When I think about high-performance cars (and trucks), I think about all the cool things you can do with (or to) them: custom fabrication, power adders, dyno testing, racing, tuning, and so on. The performance car scene is filled with all types of hobbyists who have a varying degree of interests. After spending enough time at events (and in this office), I've learned that what's cool to one person may be lame or boring to the next.
Here at MM&FF headquarters, we talk cars often. Topics range from road racing to drag racing to street performance to testing cars to latest parts, events, and much more. If it has to do with the hobby, we've probably beat the proverbial horse to death discussing it. One thing each of our staffers (Kristian Grimsland, Marc Christ, and I) have in common, is that we'd much rather be behind the wheel, than just about anywhere else. And lately, we've been getting seat time in a host of cool ponies.
Marc and Kristian attended Sebring International Raceway during Track Guys' Performance Driving event, and I had the chance to drive the '14 Cobra Jet, along with a trio of road racing Stangs. The ponies consisted of Kenny Brown's latest creation, which he calls Ruby. It has a stout suspension, sick brakes, and power to match. I cut that baby loose at Autobahn Country Club and came away with a big smile and a great story for a future issue.
With my road-course blood still boiling, I competed in the Chump Car Series at Daytona in the Optima Batteries/FM3 LX coupe, and also the 24 Hours of LeMons event in a Fox GT backed by the fine folks at Peak. The Chump event was held at the legendary Daytona International Speedway, on the full 24 Hours of Daytona course.
Car owner Jimi Day of FM3 invited me to join his team, and I thank him greatly. To say flying around the high banks was a thrill would be a massive understatement. It was flat-out amazing! We had an awesome team, and hopefully I can run a few more races with them.
Just two weeks later, I raced the Peak Mustang in LeMons competition. Josh Russell assembled our team of drivers, including Top Fuel racer TJ Zizzo and Peak sweepstakes winner Jack Wilson—neither had ever road raced. Nevertheless, we did well, finishing all 14.5 hours of racing, and that alone was amazing. Of course, having a solid crew and a great race plan helped.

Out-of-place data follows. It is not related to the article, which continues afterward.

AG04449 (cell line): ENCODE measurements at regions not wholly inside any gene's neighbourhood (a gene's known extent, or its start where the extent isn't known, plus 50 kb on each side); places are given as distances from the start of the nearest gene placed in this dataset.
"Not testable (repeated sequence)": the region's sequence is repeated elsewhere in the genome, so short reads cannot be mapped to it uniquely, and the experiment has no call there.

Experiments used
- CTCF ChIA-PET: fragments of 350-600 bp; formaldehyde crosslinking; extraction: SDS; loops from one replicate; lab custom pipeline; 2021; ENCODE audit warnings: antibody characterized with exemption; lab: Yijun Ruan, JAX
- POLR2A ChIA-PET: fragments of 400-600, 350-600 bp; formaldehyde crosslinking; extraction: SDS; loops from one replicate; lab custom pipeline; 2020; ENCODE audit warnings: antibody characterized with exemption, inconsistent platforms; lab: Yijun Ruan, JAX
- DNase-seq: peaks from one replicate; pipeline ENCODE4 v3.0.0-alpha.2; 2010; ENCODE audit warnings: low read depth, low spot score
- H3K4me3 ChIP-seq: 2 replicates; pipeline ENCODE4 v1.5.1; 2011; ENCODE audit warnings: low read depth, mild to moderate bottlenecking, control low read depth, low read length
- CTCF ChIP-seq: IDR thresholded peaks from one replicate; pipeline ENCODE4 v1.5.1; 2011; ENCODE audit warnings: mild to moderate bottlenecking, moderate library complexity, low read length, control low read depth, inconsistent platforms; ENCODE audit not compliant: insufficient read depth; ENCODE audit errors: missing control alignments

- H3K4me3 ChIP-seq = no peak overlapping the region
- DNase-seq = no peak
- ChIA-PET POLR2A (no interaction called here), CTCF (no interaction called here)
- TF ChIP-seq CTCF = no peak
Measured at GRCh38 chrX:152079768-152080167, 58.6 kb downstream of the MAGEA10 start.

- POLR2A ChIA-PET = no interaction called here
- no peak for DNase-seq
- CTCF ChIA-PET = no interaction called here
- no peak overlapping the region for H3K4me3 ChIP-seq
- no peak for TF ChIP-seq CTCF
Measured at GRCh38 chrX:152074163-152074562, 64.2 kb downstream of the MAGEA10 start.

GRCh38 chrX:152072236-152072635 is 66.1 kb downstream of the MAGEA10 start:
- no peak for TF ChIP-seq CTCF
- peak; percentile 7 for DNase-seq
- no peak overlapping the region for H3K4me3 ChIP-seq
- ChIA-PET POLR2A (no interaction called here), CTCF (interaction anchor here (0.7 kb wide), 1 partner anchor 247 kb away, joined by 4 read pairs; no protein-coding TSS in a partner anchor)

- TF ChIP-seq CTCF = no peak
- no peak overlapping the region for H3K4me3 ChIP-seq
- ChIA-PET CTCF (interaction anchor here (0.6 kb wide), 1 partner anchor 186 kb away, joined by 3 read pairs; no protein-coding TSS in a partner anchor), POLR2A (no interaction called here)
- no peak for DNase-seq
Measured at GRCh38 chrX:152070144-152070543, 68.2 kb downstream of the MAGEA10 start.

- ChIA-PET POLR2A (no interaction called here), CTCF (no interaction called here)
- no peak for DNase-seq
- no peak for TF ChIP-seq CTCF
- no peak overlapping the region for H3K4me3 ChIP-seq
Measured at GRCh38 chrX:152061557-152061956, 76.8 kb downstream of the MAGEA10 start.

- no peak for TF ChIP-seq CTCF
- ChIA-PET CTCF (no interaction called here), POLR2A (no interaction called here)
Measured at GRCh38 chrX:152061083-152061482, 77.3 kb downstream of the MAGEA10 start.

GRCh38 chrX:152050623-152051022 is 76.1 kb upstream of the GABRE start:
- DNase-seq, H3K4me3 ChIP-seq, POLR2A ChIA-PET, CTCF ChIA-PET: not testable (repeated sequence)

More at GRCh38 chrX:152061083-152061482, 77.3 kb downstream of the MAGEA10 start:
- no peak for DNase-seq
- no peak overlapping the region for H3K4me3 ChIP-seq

Both series' are designed around affordable ($500) cars that have been modified with all the necessary safety equipment. The powertrains and suspensions are stock(ish), and this keeps the cost (and speeds) to reasonable levels. The racing is serious, and more fun than you can imagine. It didn't seem to matter if you were a complete amateur or a seasoned pro, all were welcomed.
Endurance racing requires multiple drivers (most teams had between three and five pilots), and by getting your buddies, co-workers, wives, kids, or girlfriends involved, you can bond with your friends and family. Having partners also helps to divide the costs, yet everyone will get plenty of seat time—so long as you keep your car running.
Running a mostly stock vehicle hard fender to fender for 14 hours is no easy task. I saw all types of failures, from driveline, to overheating, to the rare driver error. But it was tremendous fun. And considering the massive number of competitors (well over 400 different drivers at Daytona) with varying levels of experience, there were only a few bonehead moves, although I had one of my own when I spun the Peak Mustang in my first stint. Thankfully, I completed a sweet 360 and carried on without incident.
There is a lot to tell about each event—more than can fit in this column. Those stories are coming next month, but for now I encourage you to check out www.chumpcar.com and www.24hoursoflemons.com. If you have even a passing interest in racing, I recommend checking it out—before long you'll find yourself behind the wheel telling the stories.